clock menu more-arrow no yes

Congress has only three weeks to avert another government shutdown

Surely Congress learned its lesson and won’t go down this road again. Right?

Senator Richard Shelby surrounded by reporters.
Sen. Richard Shelby (R-AL) talks to reporters after the Senate voted on the budget agreement at the US Capitol on August 1, 2019, in Washington, DC.
Mark Wilson/Getty Images

Congress returns this week staring down a pressing deadline: Both the House and Senate need to approve — and then agree on — a series of spending bills by the end of September or the government could go into a shutdown. Again.

The tight timing means that passing these bills will be a chief priority for lawmakers as they come back from the August recess, with just three weeks to go before existing government appropriations expire on September 30. As things currently stand, the House has already approved 10 out of 12 spending bills, while the Senate has not moved on any at all.

Lawmakers in the Republican-controlled upper chamber previously said they were holding off on further spending action until Congress and the president were able to agree on a budget plan. Now that the budget has been squared away, the Senate is expected to begin addressing its appropriations backlog, though it’s unlikely it will be able to do so in full before the looming deadline.

Instead, Congress is expected to pass a short-term spending measure, known as a continuing resolution, in order to keep the government funded and prevent another shutdown from taking place. That measure would likely maintain most spending levels at their prior-year allocations and buy both chambers some time to reconcile their differences on these bills. Potential funding for a wall along the southern border is among the line items where the two chambers could differ.

Following the historic shutdown that took place earlier this year, there’s little appetite from lawmakers on either side of the aisle to have another one. Preventing that from happening is set to be a chief goal in both the House and the Senate this month.

What Congress still needs to do on appropriations

Every year, Congress is required to approve spending bills for the upcoming fiscal year before October 1. That includes 12 bills dedicated to funding different parts of the government, broken out below:

  • Agriculture
  • Commerce, Justice, and Science
  • Defense
  • Energy and Water
  • Financial Services and General Government
  • Homeland Security
  • Interior and Environment
  • Labor, Health and Human Services, and Education
  • Legislative Branch
  • Military Construction and Veterans Affairs
  • State and Foreign Operations
  • Transportation and Housing and Urban Development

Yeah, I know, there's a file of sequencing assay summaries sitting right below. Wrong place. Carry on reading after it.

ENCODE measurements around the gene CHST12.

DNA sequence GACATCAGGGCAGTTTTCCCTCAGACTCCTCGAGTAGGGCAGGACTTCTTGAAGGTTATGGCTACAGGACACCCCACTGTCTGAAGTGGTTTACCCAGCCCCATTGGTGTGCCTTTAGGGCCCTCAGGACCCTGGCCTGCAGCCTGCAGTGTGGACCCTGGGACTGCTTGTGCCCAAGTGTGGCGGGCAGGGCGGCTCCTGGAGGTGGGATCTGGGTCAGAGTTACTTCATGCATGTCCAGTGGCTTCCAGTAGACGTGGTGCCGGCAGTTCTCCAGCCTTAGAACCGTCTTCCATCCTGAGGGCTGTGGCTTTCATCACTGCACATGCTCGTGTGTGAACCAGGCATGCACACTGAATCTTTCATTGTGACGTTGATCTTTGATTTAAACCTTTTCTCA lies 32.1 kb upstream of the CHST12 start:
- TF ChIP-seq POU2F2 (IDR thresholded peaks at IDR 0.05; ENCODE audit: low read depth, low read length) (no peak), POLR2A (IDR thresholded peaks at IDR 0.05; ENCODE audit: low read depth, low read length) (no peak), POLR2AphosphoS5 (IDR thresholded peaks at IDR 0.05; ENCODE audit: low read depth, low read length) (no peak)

The House has already passed nearly all of these bills, barring the legislation funding the Department of Homeland Security and the Legislative Branch, which includes money for the House of Representatives, the Senate, and the Congressional Budget Office. The Senate, meanwhile, is set to get started on approving its versions beginning with a markup on September 12.

Once both chambers have approved their version of these bills, they’ll have to reconcile their approaches, a process that could take significant time to finish given differences in priorities between the Democratic-controlled House and the Republican-controlled Senate. The White House has already said Trump would probably veto spending packages previously approved by the House this year, including one that includes more funding for research on gun violence.

The chances of both chambers sorting through their differences in three weeks is slim. But in order to avoid a potential shutdown this fall, House majority leader Steny Hoyer has said they’ll likely consider a short-term continuing resolution.

Hoyer previously floated this option, which would keep the government fully funded through November 22, during a call with other House Democrats last week, according to Politico.

“Mr. Hoyer’s preference is to fund the government in September, but the Senate, for the first time in decades, hasn’t marked up a single appropriations bill in subcommittee,” Mariel Saez, a Hoyer spokeswoman told Government Executive. “While the House has acted and wants to go to conference with the Senate on appropriations bills as soon as possible, there is a possibility that we will need a short-term CR to provide time for the Senate to do its work.”

Border wall funding could be a sticking point for long-term appropriations bills

This past winter, a fight over funding for President Donald Trump’s border wall was the central cause of the longest government shutdown the country has ever experienced. And this time around, it could continue to pose an issue.

While Trump ultimately caved in February and reopened the government after Democrats refused to give him any money for the border wall, he has since gotten around that roadblock by declaring a national emergency and shifting funds from other military projects. As Vox’s Alex Ward reports, the administration is expected to move funds affecting 127 military construction projects including improvements to the US Military Academy in West Point and a US National Guard readiness center in Puerto Rico.

The administration’s push for roughly $8.6 billion in wall funding is set to be a sore subject when it comes to negotiations around the 2020 spending bills. As Roll Call previously reported, Senate Appropriations Chair Richard Shelby is considering reducing spending in Labor and Education appropriations in order to cover such possible outlays for the wall.

These maneuvers might, once more, provoke opposition from Democrats. Whether they wind up stalling spending approval yet again remains to be seen.